consultation work force estimate 600 and then how immediate can we really give the care at that point. still we need to go through the hurdles. so we quickly realized that we need to really begin aggressively pursuing legislation. and aggressively pursuing legislation, we will work with the department of labor, working with omb, and working with the department of justice, we -- we've embedded in the legislation protections credentialing quality of care -- >> ma'am, you are getting into another issue a legislative issue and my time is over. i want to make the point, nobody is arguing the government should not pay the contracts i'm concerned that what gao and what can go wrong when the procedure
is not followed. i yield back. >> mr. wals now recognized for five minutes. >> mr. labonte my deepest apologies for you and what i understand and you understand, much more clearly is that veterans care is a zero sum proposition. if one veteran doesn't receive the care they are entitled to and the best quality then it is a failure. so your situation is unacceptable. the thing i would encourage you on and i looked into this, the tort issue. that is your recourse on this and they will always try to throw barriers up both in the private and the public sector. but there is a lot of good folks out there that can help with you and i hope you can pursue that. >> the efficacy of the tort program is the v.a. essentially investigates themselves. their attorney acts as their investigator. >> trust me, people win these. and what i'm saying is if this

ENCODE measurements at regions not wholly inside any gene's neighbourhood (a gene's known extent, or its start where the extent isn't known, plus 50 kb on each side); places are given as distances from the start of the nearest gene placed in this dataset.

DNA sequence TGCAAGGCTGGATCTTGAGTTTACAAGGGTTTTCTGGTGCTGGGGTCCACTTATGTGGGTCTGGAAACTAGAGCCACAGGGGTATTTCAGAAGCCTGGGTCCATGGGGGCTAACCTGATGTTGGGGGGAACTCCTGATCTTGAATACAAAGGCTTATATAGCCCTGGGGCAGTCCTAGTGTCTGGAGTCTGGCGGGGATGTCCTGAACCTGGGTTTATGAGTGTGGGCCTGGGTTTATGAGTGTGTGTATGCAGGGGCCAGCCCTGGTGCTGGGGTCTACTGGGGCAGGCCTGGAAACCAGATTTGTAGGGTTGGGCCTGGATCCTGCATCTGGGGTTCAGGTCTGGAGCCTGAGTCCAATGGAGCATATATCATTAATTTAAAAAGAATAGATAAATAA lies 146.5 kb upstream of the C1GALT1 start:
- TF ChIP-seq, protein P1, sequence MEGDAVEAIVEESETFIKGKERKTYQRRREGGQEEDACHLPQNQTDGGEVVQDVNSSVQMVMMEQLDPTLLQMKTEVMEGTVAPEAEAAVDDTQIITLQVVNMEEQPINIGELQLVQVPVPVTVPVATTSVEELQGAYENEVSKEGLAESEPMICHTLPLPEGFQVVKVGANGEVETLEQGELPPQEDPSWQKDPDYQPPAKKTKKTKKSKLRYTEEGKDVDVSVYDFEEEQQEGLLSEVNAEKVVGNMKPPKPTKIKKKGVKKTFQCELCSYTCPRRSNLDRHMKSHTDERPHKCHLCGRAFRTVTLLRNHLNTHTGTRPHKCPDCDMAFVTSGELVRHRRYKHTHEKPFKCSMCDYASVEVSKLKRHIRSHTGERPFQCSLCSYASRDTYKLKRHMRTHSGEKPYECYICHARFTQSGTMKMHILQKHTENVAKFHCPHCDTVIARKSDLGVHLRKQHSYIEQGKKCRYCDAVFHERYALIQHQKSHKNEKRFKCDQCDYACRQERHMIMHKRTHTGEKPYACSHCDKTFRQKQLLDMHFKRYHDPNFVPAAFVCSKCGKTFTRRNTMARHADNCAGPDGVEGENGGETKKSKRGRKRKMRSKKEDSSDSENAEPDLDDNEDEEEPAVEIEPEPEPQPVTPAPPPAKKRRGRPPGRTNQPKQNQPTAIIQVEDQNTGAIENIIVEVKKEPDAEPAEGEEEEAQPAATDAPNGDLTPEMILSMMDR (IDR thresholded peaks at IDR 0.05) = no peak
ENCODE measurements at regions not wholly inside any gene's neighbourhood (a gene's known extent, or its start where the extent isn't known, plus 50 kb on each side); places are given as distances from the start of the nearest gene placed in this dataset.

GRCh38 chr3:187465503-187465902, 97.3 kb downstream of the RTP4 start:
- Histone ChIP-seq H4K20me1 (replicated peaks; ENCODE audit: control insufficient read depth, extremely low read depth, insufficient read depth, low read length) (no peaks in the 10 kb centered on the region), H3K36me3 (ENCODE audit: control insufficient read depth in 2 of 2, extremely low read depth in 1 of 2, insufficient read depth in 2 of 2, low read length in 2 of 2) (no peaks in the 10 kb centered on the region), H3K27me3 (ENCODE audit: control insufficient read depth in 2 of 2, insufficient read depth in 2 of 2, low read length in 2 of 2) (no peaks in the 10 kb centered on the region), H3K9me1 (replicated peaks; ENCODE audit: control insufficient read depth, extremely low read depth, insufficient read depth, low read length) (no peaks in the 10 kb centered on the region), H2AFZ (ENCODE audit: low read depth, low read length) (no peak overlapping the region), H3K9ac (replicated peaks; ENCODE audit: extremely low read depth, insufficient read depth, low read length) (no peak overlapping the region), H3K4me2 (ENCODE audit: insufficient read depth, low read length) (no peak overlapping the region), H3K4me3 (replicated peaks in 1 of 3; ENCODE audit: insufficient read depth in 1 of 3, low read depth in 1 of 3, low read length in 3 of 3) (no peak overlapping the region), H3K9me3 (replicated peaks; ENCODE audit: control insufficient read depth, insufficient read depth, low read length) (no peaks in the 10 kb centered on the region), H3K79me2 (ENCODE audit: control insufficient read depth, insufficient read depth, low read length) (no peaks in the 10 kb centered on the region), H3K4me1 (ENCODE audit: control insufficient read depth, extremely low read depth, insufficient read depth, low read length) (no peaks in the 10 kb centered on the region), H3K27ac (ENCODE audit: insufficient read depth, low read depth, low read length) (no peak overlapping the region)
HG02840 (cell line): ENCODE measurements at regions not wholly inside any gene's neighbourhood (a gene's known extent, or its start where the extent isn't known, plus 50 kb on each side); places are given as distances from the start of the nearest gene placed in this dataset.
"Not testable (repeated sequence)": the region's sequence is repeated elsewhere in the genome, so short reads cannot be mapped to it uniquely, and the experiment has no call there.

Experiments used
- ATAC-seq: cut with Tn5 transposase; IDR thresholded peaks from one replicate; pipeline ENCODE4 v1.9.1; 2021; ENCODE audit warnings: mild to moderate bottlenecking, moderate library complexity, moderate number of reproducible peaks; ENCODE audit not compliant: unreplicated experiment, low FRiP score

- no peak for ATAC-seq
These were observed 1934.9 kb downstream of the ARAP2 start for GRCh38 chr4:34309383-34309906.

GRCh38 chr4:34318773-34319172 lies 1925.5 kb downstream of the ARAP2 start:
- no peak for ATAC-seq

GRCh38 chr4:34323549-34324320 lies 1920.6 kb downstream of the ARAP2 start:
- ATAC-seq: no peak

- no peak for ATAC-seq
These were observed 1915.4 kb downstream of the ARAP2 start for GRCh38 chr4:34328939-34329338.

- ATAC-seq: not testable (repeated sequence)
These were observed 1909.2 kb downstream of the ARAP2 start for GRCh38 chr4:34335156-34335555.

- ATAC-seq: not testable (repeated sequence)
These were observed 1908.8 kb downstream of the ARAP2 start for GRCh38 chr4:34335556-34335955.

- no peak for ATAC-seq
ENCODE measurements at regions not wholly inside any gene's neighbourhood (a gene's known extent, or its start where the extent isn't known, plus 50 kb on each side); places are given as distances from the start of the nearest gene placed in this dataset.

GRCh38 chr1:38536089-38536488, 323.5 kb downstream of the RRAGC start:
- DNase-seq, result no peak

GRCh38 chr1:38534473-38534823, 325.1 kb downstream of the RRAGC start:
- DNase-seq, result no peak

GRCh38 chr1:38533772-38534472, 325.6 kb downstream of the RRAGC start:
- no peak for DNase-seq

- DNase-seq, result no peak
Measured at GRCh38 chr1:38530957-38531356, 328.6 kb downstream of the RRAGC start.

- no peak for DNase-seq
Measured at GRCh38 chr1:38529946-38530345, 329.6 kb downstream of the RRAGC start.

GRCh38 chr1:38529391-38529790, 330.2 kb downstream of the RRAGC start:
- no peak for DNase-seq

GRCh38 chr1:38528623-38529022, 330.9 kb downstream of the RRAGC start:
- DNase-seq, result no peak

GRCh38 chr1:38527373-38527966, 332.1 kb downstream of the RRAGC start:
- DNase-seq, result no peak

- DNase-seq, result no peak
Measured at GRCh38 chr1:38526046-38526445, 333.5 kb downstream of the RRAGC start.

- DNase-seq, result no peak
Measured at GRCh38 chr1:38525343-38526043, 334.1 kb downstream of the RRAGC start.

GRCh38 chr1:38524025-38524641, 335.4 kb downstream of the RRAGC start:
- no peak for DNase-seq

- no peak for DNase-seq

was wrong there are people out there to assist you and veteran attorneys that are veterans themselves and their job is to try to help make this right. >> but the v.a. has a six month head start to coach witnesses where you are not allowed to file a federal appeal. >> i agree. and as you are sitting here listening to this, the issue is all of the rest of this is irrelevant and the issue is what happened to you and from your perspective, there are two things, we are at the 40,000 foot reform discussion here but my advice to you is go down that road pursue that hard and you can get redress. >> that is what i'm doing now and i'm witnessing that program is ineffective as far as the v.a. investigating themselves. the v.a. attorney, the information i send the attorney/investigator tells the privacy officer which records they need to keep or manipulate
or lose and they tell their department how to coach to that particular matter and that course is ineffective and designed to protect the hadn't's reputation than help the veteran. >> i wouldn't disagree with you. but there are folks out there to advocate for you stick with you and others so stick with it. so i'm if i'm going to move back to this 40,000 foot -- sand i appreciate you being here. and my colleague from new york, miss rice was hinting on this, mr. williamson, i've seen this before, gao puts out 22 recommendations, what is the weight of a gao recommend, and what does that do? >> well you are. because we report to the congress and the congress provides the leverage we need. and it is forms -- forums like this that we have that bring those things to light. >> exactly. and again mr. murray, and i can